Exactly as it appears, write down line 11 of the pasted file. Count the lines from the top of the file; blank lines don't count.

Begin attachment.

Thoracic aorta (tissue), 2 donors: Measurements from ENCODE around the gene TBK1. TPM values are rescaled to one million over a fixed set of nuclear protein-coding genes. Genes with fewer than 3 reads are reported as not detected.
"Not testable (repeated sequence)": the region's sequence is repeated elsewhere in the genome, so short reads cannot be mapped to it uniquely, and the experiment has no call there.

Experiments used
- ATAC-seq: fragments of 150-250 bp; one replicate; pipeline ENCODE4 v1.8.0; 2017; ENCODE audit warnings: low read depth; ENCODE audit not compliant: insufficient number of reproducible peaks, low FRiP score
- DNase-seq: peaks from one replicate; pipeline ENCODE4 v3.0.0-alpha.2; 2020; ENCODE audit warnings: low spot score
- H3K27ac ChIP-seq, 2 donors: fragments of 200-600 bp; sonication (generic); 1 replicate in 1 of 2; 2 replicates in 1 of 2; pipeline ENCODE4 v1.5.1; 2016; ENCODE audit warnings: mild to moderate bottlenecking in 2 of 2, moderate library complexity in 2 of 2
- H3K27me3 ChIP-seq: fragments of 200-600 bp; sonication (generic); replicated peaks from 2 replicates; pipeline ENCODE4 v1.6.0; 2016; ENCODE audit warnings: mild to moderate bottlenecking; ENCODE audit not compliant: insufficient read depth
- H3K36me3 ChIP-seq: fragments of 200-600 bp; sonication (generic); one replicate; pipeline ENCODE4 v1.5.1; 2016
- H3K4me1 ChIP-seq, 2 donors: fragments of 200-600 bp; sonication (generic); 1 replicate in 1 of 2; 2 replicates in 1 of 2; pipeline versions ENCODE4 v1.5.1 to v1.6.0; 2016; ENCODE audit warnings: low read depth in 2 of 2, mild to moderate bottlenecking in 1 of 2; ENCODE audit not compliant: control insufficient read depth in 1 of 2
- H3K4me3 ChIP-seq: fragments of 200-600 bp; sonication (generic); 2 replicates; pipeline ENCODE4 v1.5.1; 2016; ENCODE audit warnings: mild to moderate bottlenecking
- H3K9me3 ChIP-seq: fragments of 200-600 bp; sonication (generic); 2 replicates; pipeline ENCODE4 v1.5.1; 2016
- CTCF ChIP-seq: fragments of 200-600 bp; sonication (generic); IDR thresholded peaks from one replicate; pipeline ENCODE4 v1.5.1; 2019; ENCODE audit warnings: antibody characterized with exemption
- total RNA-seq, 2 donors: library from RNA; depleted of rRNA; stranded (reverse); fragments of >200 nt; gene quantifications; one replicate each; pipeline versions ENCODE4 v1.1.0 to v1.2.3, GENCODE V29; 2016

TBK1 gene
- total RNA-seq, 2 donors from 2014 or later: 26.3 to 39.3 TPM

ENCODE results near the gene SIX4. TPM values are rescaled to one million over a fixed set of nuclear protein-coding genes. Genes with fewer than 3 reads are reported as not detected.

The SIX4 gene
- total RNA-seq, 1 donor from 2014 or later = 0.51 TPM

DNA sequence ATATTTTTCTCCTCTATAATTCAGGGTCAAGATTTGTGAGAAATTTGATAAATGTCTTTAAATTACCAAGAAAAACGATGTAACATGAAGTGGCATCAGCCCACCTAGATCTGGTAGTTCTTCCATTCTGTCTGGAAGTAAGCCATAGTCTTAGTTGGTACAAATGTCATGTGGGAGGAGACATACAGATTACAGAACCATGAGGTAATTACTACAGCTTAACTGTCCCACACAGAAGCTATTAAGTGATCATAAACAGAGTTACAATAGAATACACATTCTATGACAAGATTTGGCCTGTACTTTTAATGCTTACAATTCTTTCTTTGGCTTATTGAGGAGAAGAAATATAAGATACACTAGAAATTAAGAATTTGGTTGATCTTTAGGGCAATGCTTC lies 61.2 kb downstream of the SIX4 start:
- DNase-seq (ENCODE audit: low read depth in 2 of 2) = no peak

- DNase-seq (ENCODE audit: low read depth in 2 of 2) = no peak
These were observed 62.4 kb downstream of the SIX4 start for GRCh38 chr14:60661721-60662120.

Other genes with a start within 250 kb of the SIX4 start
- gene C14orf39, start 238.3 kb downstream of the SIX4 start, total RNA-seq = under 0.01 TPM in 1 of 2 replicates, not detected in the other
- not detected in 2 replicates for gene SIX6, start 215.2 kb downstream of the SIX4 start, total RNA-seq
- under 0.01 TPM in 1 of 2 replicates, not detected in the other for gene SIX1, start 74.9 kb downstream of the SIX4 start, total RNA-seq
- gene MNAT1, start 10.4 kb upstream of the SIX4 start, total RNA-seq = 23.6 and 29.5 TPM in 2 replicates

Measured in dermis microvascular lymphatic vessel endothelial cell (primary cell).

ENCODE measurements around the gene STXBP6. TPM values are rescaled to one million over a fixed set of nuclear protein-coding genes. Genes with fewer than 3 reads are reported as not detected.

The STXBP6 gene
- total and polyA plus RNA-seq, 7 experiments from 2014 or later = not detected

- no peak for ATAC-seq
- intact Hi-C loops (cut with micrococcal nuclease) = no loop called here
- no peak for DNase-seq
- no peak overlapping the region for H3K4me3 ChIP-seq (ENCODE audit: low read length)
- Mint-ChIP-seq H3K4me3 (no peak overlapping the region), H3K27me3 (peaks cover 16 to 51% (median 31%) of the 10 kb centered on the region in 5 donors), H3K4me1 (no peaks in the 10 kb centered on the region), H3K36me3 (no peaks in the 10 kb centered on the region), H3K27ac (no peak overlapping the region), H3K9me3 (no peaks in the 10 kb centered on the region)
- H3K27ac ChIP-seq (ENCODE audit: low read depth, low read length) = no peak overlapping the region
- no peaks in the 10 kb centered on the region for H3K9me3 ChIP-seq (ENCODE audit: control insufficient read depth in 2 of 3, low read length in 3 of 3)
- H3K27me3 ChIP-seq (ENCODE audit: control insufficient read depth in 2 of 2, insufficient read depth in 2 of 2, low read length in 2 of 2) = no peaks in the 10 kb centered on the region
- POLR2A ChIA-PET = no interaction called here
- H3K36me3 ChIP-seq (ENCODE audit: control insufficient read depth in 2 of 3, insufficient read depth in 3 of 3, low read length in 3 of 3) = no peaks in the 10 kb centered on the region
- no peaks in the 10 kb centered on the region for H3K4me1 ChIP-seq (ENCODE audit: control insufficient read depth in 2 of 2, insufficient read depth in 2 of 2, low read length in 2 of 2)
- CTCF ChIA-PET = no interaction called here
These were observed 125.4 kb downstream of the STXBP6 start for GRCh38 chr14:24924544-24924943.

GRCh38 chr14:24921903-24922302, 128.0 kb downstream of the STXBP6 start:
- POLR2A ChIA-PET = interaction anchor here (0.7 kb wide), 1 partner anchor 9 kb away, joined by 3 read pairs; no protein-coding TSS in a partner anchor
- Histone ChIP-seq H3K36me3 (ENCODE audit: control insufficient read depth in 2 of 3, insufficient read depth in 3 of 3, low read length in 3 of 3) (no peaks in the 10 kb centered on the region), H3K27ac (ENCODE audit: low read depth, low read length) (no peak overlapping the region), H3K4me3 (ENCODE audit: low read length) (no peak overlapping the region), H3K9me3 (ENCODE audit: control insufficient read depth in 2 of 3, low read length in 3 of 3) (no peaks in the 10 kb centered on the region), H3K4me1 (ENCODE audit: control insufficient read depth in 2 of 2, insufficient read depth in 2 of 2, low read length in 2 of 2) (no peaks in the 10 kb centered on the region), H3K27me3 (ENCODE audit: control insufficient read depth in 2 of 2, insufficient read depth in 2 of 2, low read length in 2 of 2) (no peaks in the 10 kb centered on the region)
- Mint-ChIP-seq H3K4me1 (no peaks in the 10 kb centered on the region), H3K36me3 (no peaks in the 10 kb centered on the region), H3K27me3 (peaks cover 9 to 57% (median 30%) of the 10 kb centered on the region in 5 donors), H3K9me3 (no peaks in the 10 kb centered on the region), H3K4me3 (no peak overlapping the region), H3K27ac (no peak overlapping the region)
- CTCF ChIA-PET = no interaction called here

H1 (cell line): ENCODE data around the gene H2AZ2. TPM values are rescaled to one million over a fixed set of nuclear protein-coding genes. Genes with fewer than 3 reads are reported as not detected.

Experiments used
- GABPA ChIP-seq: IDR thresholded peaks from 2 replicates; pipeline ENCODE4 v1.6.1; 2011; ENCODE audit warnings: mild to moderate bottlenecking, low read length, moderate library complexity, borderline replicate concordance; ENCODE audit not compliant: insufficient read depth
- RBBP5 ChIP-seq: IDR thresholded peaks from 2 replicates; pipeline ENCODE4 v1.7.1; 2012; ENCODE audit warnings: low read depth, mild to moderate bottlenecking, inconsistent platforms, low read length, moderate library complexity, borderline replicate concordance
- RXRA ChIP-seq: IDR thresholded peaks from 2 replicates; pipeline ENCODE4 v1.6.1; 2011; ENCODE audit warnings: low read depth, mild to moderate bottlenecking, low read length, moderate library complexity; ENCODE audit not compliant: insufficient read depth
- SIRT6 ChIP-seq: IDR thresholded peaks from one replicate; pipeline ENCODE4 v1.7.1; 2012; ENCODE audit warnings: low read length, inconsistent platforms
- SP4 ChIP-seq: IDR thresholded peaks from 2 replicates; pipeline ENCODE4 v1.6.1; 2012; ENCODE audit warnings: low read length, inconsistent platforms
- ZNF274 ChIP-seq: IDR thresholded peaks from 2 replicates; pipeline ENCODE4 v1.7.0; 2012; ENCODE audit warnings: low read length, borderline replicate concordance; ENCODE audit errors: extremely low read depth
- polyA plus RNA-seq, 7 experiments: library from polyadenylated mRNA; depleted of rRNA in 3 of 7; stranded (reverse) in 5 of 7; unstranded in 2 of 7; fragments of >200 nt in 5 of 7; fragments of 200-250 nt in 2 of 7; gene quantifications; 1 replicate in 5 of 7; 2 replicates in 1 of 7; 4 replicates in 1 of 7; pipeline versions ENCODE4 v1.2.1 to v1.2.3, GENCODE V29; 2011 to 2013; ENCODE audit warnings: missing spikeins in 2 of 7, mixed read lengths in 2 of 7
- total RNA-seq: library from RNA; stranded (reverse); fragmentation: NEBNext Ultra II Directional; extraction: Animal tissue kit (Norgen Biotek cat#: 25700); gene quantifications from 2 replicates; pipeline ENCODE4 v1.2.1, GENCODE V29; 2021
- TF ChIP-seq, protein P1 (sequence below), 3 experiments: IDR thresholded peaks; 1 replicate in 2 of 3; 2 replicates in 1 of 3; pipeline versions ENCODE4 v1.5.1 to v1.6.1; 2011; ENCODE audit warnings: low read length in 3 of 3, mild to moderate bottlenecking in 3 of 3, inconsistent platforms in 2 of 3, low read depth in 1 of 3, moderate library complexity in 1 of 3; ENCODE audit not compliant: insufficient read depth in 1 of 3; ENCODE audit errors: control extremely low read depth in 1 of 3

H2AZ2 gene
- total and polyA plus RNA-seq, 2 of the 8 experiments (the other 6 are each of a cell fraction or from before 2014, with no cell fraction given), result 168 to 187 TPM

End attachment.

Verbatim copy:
- H3K9me3 ChIP-seq: fragments of 200-600 bp; sonication (generic); 2 replicates; pipeline ENCODE4 v1.5.1; 2016